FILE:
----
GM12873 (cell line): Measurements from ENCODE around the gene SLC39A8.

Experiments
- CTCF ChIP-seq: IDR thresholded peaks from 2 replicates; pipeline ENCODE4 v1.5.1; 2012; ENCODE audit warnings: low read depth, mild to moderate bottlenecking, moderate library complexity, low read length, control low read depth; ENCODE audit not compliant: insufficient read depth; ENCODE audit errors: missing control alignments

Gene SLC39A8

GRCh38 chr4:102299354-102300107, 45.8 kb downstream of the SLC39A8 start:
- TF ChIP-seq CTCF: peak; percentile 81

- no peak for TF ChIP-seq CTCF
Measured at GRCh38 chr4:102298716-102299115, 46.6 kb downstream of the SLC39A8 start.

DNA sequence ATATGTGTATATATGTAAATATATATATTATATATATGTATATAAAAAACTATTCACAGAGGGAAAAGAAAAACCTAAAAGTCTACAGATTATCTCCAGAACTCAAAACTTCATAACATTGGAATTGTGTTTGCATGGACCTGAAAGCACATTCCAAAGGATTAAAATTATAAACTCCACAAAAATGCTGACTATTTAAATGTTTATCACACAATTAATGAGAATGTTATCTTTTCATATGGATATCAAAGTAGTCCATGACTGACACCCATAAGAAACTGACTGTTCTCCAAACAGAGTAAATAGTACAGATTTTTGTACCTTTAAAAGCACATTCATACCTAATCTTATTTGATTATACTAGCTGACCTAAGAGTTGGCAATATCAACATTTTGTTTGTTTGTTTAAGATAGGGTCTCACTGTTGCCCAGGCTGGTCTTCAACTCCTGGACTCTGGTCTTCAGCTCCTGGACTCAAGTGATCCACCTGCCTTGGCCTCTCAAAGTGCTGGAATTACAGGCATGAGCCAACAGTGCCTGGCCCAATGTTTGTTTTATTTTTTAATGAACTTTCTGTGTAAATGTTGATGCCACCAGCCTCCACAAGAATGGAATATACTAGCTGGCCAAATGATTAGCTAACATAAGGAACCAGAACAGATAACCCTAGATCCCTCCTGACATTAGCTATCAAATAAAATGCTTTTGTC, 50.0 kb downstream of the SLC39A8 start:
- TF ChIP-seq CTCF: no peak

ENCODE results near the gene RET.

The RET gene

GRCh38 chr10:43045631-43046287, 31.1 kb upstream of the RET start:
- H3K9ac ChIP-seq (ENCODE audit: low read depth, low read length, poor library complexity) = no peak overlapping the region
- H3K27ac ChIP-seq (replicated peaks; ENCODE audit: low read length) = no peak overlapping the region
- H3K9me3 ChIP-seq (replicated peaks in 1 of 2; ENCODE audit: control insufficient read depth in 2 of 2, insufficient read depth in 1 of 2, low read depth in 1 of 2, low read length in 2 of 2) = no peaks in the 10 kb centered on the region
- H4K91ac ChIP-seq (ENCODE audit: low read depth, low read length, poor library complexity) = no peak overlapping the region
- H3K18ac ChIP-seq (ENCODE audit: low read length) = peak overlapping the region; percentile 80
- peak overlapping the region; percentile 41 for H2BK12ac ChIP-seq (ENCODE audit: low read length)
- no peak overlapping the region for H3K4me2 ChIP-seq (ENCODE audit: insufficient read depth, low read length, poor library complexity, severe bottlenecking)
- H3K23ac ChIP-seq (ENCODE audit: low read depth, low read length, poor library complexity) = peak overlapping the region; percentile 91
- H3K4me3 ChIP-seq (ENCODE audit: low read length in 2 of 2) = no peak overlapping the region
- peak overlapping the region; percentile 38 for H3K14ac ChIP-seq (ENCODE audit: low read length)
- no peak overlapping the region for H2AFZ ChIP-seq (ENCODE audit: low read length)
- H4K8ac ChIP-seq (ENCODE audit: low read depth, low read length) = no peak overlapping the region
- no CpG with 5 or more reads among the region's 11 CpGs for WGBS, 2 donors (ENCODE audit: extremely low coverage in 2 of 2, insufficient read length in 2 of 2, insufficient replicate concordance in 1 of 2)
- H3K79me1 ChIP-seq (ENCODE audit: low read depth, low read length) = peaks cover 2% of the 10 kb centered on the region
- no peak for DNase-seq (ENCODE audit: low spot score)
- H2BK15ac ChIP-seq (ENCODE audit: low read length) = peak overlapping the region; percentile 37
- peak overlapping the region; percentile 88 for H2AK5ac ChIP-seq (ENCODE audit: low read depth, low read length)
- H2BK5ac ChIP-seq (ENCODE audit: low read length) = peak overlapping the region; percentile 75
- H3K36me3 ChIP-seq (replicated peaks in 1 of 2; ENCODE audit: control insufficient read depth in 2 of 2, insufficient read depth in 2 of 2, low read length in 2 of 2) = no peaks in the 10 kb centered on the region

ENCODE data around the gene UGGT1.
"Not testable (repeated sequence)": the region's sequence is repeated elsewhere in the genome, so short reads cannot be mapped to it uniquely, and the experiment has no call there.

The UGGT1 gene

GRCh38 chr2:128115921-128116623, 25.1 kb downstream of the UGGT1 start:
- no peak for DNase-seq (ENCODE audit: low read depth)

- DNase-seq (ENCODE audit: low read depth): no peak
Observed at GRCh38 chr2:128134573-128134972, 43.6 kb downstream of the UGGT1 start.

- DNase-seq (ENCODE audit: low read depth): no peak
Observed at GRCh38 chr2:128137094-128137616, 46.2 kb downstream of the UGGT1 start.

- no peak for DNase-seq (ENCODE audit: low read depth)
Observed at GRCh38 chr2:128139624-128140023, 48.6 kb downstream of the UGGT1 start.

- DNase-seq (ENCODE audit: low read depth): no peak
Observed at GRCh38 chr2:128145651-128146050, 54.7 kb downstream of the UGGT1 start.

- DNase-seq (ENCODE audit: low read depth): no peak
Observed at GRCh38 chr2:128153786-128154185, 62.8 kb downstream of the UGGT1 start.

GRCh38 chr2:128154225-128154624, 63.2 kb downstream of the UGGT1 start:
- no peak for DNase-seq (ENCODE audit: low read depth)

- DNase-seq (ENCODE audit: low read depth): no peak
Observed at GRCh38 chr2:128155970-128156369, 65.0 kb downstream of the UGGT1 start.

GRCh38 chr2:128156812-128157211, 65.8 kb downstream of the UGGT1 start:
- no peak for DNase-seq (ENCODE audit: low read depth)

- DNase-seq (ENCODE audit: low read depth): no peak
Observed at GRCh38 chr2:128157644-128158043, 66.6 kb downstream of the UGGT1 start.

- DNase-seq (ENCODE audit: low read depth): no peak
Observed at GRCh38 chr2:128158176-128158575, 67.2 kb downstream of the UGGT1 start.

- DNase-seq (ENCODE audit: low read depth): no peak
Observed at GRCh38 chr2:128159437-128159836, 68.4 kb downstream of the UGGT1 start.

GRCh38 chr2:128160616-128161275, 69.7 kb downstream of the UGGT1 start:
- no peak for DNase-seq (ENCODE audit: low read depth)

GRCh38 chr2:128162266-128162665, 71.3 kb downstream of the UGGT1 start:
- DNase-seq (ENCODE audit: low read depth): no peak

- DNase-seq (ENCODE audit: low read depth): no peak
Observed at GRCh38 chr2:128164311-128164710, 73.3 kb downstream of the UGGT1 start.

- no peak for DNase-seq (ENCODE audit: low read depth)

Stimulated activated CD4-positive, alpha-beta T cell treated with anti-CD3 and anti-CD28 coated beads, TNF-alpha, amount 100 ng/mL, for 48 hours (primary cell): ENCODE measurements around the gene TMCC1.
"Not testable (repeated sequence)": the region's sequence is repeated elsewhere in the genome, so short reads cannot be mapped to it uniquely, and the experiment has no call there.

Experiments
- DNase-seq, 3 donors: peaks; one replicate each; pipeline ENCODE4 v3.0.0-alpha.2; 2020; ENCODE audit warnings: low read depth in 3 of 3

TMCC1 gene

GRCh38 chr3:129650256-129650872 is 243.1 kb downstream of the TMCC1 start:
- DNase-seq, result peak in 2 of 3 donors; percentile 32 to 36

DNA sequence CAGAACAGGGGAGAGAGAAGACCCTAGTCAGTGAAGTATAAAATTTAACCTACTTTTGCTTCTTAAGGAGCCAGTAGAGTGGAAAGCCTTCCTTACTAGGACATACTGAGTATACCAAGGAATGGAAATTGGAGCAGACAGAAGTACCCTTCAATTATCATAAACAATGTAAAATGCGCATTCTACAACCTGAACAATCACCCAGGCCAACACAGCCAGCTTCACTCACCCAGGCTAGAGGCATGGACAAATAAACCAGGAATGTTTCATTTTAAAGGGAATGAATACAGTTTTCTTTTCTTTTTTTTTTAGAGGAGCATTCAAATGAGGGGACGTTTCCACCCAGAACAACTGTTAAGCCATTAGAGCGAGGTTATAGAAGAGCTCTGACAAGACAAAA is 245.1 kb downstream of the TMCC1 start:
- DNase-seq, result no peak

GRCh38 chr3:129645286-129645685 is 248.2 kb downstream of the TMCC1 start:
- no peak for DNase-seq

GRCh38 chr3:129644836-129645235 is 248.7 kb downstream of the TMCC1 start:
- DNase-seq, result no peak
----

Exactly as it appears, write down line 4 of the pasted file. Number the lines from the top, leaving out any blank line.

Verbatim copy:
Gene SLC39A8